As we began our seders this week, one of our first acts was yachatz. We held high a matzah and recited, "Ha Lachma Anya" (behold, the matzah, the bread of poverty, which our ancestors ate in the land of Egypt.)
The very flatness and blandness of the matzah remind us of the empty and oppressed lives of the Israelite slaves -- and of downtrodden people in all places and in all times.
Lest we think that economic injustice is a thing of another place, consider the city of Los Angeles. How can the same city that registers 20 percent of all the Rolls-Royces in the United States also be known as the homelessness capital of the country? The disparity of income between the richest and poorest members of this city should shame even the banana republics.
More than 2.5 million residents of this region have no medical insurance, yet plastic surgery is a cottage industry in parts of Los Angeles. No wonder Los Angeles has been aptly characterized as "a 'First World City' flourishing atop a 'Third World City.'"
This week, Jewish leaders conducted Passover seders to call attention to three local struggles to achieve justice. These three campaigns -- for janitors, Santa Monica hotel workers and nursing home workers -- represent efforts on the part of the religious community to bring some semblance of economic fairness to groups fighting for better wages and working conditions.
For example, take nursing home workers into whose hands we entrust our elderly, our infirm and ourselves. The annual median salary for California's certified nurse's aides, the front-line caregivers in nursing homes, is a shameful $17,638. These workers are 50 percent more likely to lack health insurance than the general population.
Each nursing home worker tends to 15-20 patients during the daytime and up to 35 patients at night, leading to compromised care and high rates of on-the-job injuries. Not surprisingly, certified nursing aides have a turnover rate of 78 percent.
For these reasons, more than 80 rabbis and 75 ministers and priests have signed a statement of principles in support of low-wage workers. The statement reads:
"We, as religious and business leaders, believe that we should strive for a state in which all low-wage workers, whether they are direct employees or contracted out, should be:
"Paid a living wage that allows them to meet the basic needs of their families.
"Provided with full health-care benefits for them and their families.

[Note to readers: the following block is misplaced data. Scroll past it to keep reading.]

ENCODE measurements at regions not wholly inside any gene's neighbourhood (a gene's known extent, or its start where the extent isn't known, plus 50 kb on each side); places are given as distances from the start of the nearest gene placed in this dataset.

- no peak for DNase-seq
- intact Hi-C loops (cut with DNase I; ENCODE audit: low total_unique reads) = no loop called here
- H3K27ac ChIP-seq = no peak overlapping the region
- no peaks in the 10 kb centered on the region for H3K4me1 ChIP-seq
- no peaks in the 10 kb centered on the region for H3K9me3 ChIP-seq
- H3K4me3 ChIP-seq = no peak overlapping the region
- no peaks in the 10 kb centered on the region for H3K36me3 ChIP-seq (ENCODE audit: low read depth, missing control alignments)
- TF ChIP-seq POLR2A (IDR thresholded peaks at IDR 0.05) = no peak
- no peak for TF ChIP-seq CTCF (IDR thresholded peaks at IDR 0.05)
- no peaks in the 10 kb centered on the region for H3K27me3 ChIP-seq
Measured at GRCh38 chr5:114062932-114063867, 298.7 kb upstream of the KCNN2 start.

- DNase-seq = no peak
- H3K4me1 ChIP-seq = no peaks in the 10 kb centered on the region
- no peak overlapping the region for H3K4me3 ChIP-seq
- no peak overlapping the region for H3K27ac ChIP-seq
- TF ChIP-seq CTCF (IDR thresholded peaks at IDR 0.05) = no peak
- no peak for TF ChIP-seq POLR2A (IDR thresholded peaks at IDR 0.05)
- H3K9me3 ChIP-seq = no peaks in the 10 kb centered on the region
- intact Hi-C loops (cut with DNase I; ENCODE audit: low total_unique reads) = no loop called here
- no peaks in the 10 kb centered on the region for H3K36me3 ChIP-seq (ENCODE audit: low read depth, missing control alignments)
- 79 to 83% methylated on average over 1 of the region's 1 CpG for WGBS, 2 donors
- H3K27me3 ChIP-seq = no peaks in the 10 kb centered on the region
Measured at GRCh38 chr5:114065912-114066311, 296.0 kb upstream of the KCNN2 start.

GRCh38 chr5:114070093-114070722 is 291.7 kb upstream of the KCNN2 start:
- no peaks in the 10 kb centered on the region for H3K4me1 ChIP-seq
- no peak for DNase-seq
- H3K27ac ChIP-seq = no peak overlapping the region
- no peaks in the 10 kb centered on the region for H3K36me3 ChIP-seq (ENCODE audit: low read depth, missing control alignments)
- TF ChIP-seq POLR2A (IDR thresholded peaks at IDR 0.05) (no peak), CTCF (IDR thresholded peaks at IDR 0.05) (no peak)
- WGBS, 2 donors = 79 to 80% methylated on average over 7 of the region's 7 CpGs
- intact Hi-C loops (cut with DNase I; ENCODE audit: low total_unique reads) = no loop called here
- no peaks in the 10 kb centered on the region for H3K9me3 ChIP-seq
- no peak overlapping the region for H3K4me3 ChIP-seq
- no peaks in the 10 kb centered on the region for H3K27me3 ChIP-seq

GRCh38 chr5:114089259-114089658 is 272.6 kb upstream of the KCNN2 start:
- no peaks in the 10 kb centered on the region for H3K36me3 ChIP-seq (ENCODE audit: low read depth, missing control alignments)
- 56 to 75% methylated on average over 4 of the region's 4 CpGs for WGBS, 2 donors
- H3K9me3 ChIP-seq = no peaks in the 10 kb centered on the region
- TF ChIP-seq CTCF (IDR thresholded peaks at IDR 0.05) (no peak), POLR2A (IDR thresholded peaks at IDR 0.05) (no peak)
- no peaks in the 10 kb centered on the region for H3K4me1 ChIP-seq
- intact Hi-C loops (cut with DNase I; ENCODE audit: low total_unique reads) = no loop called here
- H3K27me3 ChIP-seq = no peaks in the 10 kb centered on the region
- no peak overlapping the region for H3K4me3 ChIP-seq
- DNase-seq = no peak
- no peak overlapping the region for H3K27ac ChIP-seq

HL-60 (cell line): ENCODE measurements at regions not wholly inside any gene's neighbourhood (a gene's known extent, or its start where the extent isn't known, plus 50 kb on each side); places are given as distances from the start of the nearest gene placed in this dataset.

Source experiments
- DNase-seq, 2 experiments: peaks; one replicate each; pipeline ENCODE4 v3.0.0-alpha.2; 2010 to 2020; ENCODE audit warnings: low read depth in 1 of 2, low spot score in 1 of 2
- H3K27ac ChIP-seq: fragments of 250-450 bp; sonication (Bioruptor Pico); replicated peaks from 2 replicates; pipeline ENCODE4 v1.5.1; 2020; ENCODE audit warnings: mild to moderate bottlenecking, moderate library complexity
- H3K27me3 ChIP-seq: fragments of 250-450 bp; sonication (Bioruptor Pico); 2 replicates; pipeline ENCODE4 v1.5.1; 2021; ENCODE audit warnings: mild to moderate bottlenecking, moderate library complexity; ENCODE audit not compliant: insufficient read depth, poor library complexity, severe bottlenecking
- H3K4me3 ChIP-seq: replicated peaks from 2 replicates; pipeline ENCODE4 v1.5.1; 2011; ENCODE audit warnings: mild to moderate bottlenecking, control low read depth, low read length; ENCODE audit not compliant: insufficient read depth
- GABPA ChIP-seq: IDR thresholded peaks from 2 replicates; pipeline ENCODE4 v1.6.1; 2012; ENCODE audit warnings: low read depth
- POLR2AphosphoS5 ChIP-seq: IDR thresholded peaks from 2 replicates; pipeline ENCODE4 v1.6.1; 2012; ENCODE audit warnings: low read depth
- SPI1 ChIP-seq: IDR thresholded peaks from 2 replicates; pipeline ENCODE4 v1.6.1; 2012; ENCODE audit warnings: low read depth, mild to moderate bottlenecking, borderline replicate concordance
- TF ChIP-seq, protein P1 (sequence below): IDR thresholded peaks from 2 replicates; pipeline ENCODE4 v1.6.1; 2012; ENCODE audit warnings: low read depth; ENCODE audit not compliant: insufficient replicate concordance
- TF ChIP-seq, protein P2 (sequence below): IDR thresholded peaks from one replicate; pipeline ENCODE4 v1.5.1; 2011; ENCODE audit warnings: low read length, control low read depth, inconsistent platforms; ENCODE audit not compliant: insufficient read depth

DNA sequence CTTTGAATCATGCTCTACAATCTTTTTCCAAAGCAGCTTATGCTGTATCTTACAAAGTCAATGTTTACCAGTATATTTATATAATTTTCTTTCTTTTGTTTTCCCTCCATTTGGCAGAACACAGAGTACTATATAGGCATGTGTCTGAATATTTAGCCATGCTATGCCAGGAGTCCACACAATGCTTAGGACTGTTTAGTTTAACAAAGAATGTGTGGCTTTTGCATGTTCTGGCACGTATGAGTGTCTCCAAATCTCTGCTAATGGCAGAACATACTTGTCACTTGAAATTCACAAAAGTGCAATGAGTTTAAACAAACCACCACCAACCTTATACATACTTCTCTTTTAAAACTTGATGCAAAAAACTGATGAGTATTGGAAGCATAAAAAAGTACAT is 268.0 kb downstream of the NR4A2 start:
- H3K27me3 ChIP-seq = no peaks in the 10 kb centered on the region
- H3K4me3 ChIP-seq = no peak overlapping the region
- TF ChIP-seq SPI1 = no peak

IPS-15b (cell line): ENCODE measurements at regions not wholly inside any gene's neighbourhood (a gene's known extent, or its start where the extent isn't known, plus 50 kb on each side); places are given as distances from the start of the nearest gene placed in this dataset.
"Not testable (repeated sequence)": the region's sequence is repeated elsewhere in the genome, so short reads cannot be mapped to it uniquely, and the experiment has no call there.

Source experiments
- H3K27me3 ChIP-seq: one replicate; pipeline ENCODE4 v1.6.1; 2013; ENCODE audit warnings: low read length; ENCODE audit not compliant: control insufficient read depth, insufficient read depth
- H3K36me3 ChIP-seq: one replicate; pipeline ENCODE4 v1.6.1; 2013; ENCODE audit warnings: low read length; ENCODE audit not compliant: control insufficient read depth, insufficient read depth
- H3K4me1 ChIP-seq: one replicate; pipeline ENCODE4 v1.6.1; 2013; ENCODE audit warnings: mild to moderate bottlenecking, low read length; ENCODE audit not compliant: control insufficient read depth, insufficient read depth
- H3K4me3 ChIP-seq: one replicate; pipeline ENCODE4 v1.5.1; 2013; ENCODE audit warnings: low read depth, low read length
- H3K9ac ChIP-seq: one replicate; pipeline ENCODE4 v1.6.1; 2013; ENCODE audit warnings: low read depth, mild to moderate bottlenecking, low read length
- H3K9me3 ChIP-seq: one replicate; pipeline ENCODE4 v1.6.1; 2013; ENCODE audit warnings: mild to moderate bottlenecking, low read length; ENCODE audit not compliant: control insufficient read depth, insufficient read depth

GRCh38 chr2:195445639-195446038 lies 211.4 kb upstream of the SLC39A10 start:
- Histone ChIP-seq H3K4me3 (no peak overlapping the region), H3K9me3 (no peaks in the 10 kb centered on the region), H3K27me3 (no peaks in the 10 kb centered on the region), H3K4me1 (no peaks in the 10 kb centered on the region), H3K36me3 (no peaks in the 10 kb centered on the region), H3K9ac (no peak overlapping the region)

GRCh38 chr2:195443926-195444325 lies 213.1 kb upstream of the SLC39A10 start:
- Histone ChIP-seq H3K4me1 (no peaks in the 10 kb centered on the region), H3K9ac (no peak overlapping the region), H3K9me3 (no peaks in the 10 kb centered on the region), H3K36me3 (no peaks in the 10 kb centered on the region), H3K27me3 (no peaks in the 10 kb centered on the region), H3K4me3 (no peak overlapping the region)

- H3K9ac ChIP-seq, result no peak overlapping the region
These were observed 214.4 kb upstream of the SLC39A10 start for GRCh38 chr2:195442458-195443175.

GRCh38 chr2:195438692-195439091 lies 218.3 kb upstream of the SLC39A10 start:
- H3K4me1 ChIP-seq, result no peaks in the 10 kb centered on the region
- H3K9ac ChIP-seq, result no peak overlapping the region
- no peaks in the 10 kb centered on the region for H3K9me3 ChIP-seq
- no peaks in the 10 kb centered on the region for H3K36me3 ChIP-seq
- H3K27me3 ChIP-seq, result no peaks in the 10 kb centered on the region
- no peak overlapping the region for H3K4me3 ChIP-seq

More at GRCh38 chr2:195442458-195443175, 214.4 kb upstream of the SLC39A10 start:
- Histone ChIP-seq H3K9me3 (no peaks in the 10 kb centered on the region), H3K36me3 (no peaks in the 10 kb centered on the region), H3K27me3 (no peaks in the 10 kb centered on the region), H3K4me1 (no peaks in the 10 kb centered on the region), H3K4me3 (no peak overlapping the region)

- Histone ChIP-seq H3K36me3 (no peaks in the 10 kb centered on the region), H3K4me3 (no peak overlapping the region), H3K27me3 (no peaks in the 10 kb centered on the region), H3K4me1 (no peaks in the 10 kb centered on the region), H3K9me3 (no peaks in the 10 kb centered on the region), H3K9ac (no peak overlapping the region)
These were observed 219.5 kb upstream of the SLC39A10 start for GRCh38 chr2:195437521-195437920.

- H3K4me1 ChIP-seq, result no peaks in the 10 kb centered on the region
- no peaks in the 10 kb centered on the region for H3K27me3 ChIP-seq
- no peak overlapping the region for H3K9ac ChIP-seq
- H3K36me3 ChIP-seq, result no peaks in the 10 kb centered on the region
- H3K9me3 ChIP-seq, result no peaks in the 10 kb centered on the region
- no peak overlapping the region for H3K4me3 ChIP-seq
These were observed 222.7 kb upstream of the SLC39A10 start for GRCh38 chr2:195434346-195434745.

"Employed by companies that abide by all applicable laws -- including the right to organize.
"Treated with the dignity and respect that they deserve."
This simple statement embodies the teachings of Judaism on the just needs of workers. For example, Jewish law absolutely prohibits oshek (withholding fair wages). The principle of oshek is based on two biblical commandments:
1. "You shall not defraud your fellow [man]. You shall not commit robbery. The wages of a laborer shall not remain with you until morning" (Leviticus 19:13).
2. "You shall not abuse a needy and destitute laborer, whether a fellow countryman or a stranger, in one of the communities of your land. You must give him his wages on the same day before the sun sets, for he is needy and urgently depends on it; else he will cry out to the Eternal One against you, and you will incur guilt" (Deuteronomy 24:14-15).
Both biblical and rabbinic law seek to prevent the recurrence of Ezekiel's indictment: "The people of the land have practiced fraud and committed robbery; they have wronged the poor and needy, have defrauded the stranger without redress" (Ezekiel 22:29).
America has blessed the Jewish community with prosperity, freedom and security. The Passover haggadah calls on us to share our bounty, especially at this season.
"Let all who are hungry, come and eat," says the "Ha Lachma Anya." "Let all who are needy come and celebrate Passover with us. Now we are servants; next year may we all be free."
Now our poor are exploited; next year may they -- and we -- know the fullness of America's promise.
Rabbi Alan Henkin is regional director of the Pacific Southwest Council of the Union of American Hebrew Congregations.